Even though Partager’s crime had not been one of murder, his offence of defrauding the crown was far too serious to be heard in the sheriff’s court. Gerard Camville would advise the Exchequer of the crime when he despatched the contents of the trove to London, and then wait to see if the case was to be tried in Lincoln by the royal judges of the itinerant court or if he was to send Partager to London to stand trial there. The Templar was well aware of Ernulf and Roget’s curiosity and felt he owed it to them both to satisfy it. In all the previous cases of murder the Templar had solved, both men had been involved in his investigations and had, in more than one instance, given their willing assistance to track down the culprits. Neither of them seemed to bear any resentment for being kept apart from the circumstances surrounding these latest murders, but the Templar felt that, because of their previous support, the request was a reasonable one.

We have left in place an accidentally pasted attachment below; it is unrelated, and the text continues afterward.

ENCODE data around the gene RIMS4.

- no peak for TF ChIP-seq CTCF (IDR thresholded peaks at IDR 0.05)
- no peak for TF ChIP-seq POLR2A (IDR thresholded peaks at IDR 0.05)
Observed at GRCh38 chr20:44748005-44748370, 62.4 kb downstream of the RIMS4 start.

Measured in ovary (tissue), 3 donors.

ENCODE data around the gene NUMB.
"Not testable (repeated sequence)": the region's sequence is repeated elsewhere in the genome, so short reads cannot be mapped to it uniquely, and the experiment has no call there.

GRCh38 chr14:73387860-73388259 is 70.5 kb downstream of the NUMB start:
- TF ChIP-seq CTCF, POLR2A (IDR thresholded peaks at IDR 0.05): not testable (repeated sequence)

As Bascot began to relate the tale of how he had come to discover the hiding place of the treasure and how it was that Cerlo, Fardein and Simon Partager were involved, both of his companions leaned forward and listened without interruption. The wine in Roget’s flask had been drunk and all the bacon and cheese consumed by the time the Templar finished.

At the end of the recounting, both men shook their heads in wonder. “So a murderer was secretly slain by another killer who then took his own life,” Ernulf said. “Saves the sheriff the expense of a hangman’s noose, but I reckon the assayer will wish he could meet such an easy end as Cerlo. King John is not known for his mercy. Partager will probably lose at least one of his hands and then be banished from the kingdom. I reckon he’ll wish he’d let you run him through with your sword by the end of it.”